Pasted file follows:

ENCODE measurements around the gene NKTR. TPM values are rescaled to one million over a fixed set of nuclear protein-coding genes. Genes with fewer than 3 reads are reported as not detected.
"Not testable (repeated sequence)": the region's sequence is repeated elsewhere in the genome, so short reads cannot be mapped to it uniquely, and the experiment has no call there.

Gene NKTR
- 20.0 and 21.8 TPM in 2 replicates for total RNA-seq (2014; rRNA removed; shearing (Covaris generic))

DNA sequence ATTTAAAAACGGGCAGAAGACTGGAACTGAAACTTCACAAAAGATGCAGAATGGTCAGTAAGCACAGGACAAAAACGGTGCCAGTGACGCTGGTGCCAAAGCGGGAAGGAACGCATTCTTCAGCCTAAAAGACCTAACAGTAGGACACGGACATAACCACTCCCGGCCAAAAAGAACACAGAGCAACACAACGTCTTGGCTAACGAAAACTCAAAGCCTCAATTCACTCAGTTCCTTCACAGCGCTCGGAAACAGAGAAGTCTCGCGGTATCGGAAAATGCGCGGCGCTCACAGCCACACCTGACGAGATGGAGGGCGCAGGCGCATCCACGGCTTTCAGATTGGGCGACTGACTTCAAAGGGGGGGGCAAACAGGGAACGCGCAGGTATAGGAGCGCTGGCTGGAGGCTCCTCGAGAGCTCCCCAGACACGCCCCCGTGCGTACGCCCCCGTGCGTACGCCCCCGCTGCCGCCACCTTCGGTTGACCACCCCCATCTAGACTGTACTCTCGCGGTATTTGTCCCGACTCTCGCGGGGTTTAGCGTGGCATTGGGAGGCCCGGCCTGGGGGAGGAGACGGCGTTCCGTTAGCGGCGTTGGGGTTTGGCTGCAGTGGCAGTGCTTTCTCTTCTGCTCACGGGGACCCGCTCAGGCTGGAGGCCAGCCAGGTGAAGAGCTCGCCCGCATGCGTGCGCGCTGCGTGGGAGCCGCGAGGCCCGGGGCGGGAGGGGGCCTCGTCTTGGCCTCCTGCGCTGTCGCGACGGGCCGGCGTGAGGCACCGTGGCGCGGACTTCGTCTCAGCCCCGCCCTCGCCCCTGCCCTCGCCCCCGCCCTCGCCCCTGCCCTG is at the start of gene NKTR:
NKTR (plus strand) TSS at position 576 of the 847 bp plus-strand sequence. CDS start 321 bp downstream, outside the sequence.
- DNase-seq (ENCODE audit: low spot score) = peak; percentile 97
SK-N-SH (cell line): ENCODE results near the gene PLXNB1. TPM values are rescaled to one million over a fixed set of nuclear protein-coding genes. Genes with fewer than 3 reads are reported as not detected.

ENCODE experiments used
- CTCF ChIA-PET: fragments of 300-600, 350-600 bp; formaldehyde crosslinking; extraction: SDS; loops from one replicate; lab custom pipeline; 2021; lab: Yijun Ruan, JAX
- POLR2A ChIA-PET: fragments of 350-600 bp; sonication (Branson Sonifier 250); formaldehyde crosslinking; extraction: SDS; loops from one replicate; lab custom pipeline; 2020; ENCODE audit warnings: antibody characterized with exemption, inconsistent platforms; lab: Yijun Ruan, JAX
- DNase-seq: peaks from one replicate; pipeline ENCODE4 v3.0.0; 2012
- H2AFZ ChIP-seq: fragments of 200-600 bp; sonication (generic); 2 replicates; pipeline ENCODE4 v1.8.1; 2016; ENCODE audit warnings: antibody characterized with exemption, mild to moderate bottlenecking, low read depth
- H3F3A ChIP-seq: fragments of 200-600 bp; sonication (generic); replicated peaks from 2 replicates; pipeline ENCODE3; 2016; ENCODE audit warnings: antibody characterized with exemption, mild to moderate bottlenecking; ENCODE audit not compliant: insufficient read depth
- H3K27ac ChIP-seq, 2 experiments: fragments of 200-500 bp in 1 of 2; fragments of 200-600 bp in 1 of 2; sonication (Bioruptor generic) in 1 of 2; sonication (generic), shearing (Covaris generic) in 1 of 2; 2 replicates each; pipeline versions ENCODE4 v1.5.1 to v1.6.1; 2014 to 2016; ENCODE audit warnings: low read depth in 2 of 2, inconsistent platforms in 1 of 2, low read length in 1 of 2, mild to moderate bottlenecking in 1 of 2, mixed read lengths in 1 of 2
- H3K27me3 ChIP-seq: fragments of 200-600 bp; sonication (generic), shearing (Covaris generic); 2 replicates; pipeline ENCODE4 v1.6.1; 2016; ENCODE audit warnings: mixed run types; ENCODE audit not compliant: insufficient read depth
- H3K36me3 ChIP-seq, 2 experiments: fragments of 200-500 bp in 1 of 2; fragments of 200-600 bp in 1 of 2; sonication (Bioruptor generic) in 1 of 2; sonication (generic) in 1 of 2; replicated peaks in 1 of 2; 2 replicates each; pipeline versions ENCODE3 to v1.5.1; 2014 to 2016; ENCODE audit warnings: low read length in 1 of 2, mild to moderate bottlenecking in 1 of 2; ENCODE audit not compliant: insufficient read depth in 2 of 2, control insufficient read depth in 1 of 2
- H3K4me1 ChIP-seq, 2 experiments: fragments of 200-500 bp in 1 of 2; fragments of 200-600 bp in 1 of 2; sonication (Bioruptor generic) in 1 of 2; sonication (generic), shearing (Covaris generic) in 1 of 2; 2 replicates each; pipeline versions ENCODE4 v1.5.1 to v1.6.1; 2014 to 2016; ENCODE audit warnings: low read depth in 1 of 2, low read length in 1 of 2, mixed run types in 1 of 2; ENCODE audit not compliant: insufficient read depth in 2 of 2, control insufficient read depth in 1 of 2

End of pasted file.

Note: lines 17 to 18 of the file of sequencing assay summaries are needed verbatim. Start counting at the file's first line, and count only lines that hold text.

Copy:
- H3K36me3 ChIP-seq, 2 experiments: fragments of 200-500 bp in 1 of 2; fragments of 200-600 bp in 1 of 2; sonication (Bioruptor generic) in 1 of 2; sonication (generic) in 1 of 2; replicated peaks in 1 of 2; 2 replicates each; pipeline versions ENCODE3 to v1.5.1; 2014 to 2016; ENCODE audit warnings: low read length in 1 of 2, mild to moderate bottlenecking in 1 of 2; ENCODE audit not compliant: insufficient read depth in 2 of 2, control insufficient read depth in 1 of 2
- H3K4me1 ChIP-seq, 2 experiments: fragments of 200-500 bp in 1 of 2; fragments of 200-600 bp in 1 of 2; sonication (Bioruptor generic) in 1 of 2; sonication (generic), shearing (Covaris generic) in 1 of 2; 2 replicates each; pipeline versions ENCODE4 v1.5.1 to v1.6.1; 2014 to 2016; ENCODE audit warnings: low read depth in 1 of 2, low read length in 1 of 2, mixed run types in 1 of 2; ENCODE audit not compliant: insufficient read depth in 2 of 2, control insufficient read depth in 1 of 2